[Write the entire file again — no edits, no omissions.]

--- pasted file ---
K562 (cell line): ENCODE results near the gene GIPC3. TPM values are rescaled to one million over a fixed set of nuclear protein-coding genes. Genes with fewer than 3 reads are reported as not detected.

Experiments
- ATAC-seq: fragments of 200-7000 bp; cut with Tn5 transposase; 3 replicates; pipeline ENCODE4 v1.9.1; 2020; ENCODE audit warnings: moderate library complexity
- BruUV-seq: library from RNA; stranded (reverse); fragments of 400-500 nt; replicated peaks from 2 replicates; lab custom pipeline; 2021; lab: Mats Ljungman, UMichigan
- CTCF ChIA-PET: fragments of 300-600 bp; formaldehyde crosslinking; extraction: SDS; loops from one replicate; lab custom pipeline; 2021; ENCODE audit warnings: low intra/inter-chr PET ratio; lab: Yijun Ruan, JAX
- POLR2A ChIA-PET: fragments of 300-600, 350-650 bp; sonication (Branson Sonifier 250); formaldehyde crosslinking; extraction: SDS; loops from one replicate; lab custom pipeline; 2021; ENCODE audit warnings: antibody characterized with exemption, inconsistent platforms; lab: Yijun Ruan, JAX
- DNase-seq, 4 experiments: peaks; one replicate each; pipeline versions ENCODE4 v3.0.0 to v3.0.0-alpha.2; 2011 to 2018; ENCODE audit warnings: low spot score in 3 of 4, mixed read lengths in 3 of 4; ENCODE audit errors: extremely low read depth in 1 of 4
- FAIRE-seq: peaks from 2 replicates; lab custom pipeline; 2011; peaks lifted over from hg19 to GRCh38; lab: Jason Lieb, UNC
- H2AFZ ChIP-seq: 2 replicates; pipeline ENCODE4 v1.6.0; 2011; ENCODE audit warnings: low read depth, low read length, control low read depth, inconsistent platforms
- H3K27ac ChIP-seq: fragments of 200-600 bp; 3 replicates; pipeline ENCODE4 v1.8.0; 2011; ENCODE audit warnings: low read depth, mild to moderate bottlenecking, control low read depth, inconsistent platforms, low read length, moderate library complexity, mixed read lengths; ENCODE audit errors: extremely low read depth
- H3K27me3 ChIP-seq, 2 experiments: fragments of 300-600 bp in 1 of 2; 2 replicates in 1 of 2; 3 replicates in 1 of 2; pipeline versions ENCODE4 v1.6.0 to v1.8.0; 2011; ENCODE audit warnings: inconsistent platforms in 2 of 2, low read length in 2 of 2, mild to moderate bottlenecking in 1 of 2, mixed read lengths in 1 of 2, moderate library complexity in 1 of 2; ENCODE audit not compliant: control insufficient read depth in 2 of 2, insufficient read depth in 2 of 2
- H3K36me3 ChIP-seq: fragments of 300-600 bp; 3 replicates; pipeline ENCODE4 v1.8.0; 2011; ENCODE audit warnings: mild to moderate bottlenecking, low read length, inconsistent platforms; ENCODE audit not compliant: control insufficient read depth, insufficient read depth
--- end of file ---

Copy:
K562 (cell line): ENCODE results near the gene GIPC3. TPM values are rescaled to one million over a fixed set of nuclear protein-coding genes. Genes with fewer than 3 reads are reported as not detected.

Experiments
- ATAC-seq: fragments of 200-7000 bp; cut with Tn5 transposase; 3 replicates; pipeline ENCODE4 v1.9.1; 2020; ENCODE audit warnings: moderate library complexity
- BruUV-seq: library from RNA; stranded (reverse); fragments of 400-500 nt; replicated peaks from 2 replicates; lab custom pipeline; 2021; lab: Mats Ljungman, UMichigan
- CTCF ChIA-PET: fragments of 300-600 bp; formaldehyde crosslinking; extraction: SDS; loops from one replicate; lab custom pipeline; 2021; ENCODE audit warnings: low intra/inter-chr PET ratio; lab: Yijun Ruan, JAX
- POLR2A ChIA-PET: fragments of 300-600, 350-650 bp; sonication (Branson Sonifier 250); formaldehyde crosslinking; extraction: SDS; loops from one replicate; lab custom pipeline; 2021; ENCODE audit warnings: antibody characterized with exemption, inconsistent platforms; lab: Yijun Ruan, JAX
- DNase-seq, 4 experiments: peaks; one replicate each; pipeline versions ENCODE4 v3.0.0 to v3.0.0-alpha.2; 2011 to 2018; ENCODE audit warnings: low spot score in 3 of 4, mixed read lengths in 3 of 4; ENCODE audit errors: extremely low read depth in 1 of 4
- FAIRE-seq: peaks from 2 replicates; lab custom pipeline; 2011; peaks lifted over from hg19 to GRCh38; lab: Jason Lieb, UNC
- H2AFZ ChIP-seq: 2 replicates; pipeline ENCODE4 v1.6.0; 2011; ENCODE audit warnings: low read depth, low read length, control low read depth, inconsistent platforms
- H3K27ac ChIP-seq: fragments of 200-600 bp; 3 replicates; pipeline ENCODE4 v1.8.0; 2011; ENCODE audit warnings: low read depth, mild to moderate bottlenecking, control low read depth, inconsistent platforms, low read length, moderate library complexity, mixed read lengths; ENCODE audit errors: extremely low read depth
- H3K27me3 ChIP-seq, 2 experiments: fragments of 300-600 bp in 1 of 2; 2 replicates in 1 of 2; 3 replicates in 1 of 2; pipeline versions ENCODE4 v1.6.0 to v1.8.0; 2011; ENCODE audit warnings: inconsistent platforms in 2 of 2, low read length in 2 of 2, mild to moderate bottlenecking in 1 of 2, mixed read lengths in 1 of 2, moderate library complexity in 1 of 2; ENCODE audit not compliant: control insufficient read depth in 2 of 2, insufficient read depth in 2 of 2
- H3K36me3 ChIP-seq: fragments of 300-600 bp; 3 replicates; pipeline ENCODE4 v1.8.0; 2011; ENCODE audit warnings: mild to moderate bottlenecking, low read length, inconsistent platforms; ENCODE audit not compliant: control insufficient read depth, insufficient read depth